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Inverse laplace in matlab gives iota

by indianaronald
Tags: control, laplace, spring mass
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indianaronald
#1
Jan16-13, 01:54 AM
P: 21
I'm applying laplace transform to a spring-mass system, the most basic one. I write this code which takes initial values x(0) and v(0) as input and I'm computing x(t) in matlab. But for some values it gives me complex roots for x(t) which doesn't seem possible. If not for laplace I can solve the same question traditional differential equation solving way and get real roots. So what's happening here?
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LCKurtz
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Jan17-13, 10:14 PM
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Remember that a damped harmonic system may give you complex conjugate roots ##a\pm bi## with a solution pair ##\{e^{(a+bi)t},e^{(a-bi)t}\}##. But this is equivalent to the solution pair ##\{e^{at}\cos(bt),e^{at}\sin(bt)\}##. Complex roots don't necessarily cause complex solutions. In fact, if the coefficients and initial conditions are all real, you will not have complex solutions.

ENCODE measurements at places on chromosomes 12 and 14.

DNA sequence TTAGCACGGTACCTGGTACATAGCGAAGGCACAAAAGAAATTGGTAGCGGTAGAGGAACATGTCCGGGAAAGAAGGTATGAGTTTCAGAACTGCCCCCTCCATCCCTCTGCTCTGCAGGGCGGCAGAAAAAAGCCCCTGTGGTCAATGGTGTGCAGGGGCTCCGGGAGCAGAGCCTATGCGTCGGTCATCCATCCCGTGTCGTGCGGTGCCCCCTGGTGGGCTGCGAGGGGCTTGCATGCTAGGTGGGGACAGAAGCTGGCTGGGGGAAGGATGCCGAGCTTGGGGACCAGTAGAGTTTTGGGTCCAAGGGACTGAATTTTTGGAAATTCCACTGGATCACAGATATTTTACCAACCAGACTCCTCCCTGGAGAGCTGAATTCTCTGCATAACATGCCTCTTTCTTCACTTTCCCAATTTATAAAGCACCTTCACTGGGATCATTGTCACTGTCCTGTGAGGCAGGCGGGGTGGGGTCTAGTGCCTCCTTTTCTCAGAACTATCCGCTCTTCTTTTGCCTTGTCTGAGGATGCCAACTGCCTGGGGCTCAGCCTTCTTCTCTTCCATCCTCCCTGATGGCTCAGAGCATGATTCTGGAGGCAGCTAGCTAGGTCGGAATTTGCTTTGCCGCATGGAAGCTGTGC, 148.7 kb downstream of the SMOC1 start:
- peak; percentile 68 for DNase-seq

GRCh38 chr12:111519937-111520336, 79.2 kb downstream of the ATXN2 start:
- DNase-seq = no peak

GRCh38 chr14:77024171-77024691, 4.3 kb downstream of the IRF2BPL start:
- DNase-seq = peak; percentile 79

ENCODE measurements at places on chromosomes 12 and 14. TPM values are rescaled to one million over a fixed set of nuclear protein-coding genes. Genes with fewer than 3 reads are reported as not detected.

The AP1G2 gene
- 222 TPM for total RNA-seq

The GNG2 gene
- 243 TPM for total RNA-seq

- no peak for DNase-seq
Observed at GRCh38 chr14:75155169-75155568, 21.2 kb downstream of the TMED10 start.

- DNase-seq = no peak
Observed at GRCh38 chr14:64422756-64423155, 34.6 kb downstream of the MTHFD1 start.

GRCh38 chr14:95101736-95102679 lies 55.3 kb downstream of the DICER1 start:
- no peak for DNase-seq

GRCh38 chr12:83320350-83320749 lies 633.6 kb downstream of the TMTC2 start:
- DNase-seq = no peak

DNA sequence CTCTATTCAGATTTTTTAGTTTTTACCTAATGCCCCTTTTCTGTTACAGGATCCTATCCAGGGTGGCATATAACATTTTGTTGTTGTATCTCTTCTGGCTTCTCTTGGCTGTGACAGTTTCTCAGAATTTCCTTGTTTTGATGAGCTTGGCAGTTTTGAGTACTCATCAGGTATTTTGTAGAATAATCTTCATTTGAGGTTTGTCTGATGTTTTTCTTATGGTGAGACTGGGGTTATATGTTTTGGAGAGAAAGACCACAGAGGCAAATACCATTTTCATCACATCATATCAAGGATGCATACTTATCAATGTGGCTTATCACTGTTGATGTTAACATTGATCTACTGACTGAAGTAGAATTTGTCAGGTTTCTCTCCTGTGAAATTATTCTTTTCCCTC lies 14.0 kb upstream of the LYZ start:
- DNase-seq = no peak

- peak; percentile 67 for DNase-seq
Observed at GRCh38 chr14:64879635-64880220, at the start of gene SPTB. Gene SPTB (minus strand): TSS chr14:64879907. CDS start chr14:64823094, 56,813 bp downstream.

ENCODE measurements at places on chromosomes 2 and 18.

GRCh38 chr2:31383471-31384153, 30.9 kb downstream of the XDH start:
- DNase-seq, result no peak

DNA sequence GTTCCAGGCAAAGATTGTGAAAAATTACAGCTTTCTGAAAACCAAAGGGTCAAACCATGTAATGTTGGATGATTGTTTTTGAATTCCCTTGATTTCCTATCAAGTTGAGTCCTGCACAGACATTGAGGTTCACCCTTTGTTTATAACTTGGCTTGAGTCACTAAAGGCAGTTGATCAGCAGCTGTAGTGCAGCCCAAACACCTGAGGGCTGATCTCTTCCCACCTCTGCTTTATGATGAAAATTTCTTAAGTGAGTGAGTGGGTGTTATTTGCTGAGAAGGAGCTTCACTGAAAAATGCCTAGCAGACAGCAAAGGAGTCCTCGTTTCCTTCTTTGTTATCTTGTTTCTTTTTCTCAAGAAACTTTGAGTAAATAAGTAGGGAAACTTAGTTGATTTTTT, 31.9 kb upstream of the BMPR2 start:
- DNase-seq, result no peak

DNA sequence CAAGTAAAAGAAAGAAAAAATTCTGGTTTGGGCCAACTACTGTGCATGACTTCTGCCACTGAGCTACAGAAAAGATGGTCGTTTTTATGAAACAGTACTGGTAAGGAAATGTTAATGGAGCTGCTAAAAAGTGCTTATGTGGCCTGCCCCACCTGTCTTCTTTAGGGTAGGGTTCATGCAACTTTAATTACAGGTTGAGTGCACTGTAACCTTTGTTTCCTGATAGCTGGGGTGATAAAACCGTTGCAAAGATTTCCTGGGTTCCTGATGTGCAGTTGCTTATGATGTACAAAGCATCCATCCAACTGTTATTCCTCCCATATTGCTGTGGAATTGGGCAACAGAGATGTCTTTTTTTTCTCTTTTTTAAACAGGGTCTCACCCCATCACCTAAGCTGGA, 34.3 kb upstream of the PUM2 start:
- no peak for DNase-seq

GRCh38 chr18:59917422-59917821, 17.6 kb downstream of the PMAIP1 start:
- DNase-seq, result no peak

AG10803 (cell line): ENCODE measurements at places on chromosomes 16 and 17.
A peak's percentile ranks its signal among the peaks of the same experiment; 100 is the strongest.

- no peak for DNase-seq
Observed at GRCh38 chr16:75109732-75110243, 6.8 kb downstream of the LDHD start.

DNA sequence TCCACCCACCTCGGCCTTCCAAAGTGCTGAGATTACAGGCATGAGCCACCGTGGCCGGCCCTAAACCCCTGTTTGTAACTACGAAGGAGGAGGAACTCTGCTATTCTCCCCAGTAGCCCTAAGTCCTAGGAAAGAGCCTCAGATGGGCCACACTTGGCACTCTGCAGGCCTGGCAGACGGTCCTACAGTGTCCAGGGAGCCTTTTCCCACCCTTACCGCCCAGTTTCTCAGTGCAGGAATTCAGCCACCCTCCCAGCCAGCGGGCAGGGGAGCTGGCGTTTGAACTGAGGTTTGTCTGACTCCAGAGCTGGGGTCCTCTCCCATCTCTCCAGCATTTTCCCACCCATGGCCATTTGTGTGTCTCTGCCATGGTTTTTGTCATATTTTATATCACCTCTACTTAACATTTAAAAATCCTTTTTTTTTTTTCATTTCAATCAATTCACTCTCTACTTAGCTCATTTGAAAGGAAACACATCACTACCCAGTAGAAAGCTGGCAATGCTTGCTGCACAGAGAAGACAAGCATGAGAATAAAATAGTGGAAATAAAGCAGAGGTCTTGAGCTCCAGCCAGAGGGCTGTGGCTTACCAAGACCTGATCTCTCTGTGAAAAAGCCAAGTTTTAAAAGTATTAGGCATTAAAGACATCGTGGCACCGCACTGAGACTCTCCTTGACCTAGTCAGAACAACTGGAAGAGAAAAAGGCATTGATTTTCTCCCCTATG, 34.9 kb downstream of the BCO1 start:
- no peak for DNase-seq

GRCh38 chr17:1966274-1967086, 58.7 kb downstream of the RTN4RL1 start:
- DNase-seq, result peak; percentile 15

indianaronald
#3
Jan17-13, 11:09 PM
P: 21
What is the meaning of solution pair? Yes, it gives me aħbi. How do I interpret it? And I don't even have damping in my system.

LCKurtz
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Jan18-13, 11:04 AM
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Inverse laplace in matlab gives iota

Quote Quote by LCKurtz View Post
Remember that a damped harmonic system may give you complex conjugate roots ##a\pm bi## with a solution pair ##\{e^{(a+bi)t},e^{(a-bi)t}\}##. But this is equivalent to the solution pair ##\{e^{at}\cos(bt),e^{at}\sin(bt)\}##. Complex roots don't necessarily cause complex solutions. In fact, if the coefficients and initial conditions are all real, you will not have complex solutions.
Quote Quote by indianaronald View Post
What is the meaning of solution pair? Yes, it gives me aħbi. How do I interpret it? And I don't even have damping in my system.
By a "solution pair" I mean the general solution is$$
y = Ae^{at}\cos(bt)+e^{at}\sin(bt)$$Without actually seeing what your system is and what your work looks like, I can't be more specific about your problem.


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